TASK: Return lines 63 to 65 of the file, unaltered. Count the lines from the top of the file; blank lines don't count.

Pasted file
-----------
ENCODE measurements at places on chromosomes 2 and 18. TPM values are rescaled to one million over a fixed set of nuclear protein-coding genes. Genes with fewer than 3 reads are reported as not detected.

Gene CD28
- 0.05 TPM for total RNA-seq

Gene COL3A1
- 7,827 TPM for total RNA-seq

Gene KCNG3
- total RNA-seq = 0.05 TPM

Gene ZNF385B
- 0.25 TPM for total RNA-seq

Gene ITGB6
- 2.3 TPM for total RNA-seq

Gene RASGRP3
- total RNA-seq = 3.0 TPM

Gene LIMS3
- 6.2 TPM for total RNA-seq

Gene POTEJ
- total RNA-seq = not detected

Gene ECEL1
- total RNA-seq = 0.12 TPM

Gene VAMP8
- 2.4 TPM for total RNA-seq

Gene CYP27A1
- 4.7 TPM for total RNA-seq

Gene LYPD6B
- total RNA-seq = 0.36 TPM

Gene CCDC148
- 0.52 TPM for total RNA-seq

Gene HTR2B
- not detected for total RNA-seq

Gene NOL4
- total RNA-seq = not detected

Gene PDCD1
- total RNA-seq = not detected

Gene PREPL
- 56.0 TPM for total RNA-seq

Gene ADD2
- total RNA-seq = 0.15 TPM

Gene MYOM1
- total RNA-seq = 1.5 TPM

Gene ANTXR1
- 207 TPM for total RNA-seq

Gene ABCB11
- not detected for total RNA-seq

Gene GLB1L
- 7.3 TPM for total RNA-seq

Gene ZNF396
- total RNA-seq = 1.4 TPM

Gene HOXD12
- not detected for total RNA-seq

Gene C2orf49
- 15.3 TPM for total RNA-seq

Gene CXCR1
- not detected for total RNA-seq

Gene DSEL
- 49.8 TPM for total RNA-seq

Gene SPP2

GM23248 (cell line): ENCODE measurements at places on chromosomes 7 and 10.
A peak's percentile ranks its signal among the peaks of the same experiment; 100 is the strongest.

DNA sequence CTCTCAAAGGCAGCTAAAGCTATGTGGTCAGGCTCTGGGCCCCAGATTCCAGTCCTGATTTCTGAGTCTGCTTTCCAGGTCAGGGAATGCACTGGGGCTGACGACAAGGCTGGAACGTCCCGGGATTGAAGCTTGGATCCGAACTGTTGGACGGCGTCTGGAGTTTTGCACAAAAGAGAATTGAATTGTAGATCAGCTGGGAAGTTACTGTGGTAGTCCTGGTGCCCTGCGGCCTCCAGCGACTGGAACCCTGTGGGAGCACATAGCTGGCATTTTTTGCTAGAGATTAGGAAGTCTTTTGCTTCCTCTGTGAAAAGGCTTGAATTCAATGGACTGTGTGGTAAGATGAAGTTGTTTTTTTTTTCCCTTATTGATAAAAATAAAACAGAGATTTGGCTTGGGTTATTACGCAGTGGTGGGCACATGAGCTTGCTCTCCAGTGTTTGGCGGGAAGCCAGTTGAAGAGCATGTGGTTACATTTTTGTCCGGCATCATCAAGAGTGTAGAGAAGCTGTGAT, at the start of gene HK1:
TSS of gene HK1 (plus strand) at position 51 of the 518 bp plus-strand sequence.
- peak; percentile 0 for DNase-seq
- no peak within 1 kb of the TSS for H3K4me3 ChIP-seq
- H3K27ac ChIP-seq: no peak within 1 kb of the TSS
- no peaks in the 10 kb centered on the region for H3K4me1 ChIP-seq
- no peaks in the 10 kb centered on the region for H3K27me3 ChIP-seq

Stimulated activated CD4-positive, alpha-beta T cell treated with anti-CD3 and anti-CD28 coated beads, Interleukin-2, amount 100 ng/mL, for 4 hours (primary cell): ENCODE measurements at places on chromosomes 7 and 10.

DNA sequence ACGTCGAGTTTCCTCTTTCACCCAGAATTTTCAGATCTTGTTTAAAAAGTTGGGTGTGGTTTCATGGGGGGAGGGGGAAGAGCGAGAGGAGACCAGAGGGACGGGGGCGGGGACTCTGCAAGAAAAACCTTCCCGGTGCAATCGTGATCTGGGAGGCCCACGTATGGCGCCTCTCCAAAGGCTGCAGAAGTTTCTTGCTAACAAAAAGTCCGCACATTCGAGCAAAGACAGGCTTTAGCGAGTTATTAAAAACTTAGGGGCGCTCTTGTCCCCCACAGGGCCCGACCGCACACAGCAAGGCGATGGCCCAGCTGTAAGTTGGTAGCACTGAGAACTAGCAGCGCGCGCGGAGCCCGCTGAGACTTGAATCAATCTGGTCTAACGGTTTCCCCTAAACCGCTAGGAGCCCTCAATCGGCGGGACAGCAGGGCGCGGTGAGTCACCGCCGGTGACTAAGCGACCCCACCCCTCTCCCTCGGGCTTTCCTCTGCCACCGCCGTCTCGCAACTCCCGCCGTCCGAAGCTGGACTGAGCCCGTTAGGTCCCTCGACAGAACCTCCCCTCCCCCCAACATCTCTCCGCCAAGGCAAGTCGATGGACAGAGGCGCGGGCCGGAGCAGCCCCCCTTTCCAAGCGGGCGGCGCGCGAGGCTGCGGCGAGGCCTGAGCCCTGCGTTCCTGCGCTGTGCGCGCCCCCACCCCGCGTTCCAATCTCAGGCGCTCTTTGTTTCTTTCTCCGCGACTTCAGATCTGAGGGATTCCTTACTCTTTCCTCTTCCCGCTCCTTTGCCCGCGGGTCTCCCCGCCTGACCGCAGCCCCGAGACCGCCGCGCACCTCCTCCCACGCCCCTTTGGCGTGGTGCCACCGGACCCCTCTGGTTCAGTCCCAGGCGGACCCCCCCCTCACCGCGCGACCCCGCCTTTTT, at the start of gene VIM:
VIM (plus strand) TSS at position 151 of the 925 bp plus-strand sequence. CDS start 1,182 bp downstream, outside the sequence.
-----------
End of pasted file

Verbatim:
- H3K27ac ChIP-seq: no peak within 1 kb of the TSS
- no peaks in the 10 kb centered on the region for H3K4me1 ChIP-seq
- no peaks in the 10 kb centered on the region for H3K27me3 ChIP-seq